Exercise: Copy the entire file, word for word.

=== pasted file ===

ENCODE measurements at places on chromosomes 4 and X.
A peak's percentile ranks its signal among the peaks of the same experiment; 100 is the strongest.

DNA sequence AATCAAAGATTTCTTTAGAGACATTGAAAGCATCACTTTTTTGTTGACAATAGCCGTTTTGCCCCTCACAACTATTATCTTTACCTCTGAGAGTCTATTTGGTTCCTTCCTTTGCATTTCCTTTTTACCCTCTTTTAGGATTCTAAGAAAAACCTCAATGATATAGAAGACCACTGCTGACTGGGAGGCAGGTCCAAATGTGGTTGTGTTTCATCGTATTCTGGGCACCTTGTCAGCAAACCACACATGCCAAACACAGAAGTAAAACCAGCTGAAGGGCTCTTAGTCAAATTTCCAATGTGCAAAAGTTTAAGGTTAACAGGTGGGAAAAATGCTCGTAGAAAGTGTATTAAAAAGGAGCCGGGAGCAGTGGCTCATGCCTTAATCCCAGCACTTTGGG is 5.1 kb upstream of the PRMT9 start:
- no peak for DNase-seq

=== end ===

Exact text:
ENCODE measurements at places on chromosomes 4 and X.
A peak's percentile ranks its signal among the peaks of the same experiment; 100 is the strongest.

DNA sequence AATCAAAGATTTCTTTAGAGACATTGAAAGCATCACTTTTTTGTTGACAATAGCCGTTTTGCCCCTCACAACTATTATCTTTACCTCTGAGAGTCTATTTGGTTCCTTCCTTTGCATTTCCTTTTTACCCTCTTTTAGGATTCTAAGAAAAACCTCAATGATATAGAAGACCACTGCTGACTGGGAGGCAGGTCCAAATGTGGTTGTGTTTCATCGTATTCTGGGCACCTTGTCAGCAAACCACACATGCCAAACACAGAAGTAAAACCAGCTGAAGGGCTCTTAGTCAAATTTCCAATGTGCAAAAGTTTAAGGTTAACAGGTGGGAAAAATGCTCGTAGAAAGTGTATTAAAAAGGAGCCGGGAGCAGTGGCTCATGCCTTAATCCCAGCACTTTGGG is 5.1 kb upstream of the PRMT9 start:
- no peak for DNase-seq